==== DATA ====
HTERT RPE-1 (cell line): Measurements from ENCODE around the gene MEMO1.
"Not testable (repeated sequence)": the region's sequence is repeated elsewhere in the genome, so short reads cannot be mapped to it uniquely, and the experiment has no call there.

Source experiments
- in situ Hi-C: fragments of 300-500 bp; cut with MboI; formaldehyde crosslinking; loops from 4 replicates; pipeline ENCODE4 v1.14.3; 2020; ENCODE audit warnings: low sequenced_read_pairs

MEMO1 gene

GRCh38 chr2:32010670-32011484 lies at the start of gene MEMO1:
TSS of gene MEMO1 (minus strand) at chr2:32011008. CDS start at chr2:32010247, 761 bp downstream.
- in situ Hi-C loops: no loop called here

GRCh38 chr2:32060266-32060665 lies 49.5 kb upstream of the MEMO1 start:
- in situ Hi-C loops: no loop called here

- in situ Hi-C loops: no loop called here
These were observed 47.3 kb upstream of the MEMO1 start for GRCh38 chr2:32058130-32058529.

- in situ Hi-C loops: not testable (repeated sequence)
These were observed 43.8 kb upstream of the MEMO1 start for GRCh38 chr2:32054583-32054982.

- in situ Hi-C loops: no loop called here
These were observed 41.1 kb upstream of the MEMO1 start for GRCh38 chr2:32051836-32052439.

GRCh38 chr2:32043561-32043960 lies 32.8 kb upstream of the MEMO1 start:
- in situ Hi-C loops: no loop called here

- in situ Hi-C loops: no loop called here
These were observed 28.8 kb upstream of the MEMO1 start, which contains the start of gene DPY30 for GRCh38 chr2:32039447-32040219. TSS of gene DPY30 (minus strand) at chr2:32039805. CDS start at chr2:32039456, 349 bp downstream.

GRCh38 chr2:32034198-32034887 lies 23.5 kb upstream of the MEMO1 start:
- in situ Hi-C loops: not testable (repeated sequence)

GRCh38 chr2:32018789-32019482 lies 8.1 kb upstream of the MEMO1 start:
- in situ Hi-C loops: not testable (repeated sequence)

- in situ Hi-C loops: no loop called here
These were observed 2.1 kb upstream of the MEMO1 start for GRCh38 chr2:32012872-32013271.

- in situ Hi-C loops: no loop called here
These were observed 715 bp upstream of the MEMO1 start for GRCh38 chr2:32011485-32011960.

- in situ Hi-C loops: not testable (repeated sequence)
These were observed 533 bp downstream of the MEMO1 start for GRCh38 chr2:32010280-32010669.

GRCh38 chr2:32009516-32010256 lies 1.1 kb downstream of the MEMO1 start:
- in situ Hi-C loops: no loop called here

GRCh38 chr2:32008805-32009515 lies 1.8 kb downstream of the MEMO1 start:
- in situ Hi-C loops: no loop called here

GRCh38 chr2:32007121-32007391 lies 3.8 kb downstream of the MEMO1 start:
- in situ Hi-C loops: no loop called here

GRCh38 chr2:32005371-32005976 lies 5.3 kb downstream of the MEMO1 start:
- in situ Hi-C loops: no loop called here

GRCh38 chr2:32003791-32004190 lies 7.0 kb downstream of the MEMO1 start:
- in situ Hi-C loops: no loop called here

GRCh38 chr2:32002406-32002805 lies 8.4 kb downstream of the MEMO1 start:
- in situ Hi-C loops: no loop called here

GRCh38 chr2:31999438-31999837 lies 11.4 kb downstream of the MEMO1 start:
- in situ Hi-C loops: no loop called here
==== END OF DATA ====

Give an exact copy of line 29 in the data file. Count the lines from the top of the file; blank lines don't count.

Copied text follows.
- in situ Hi-C loops: not testable (repeated sequence)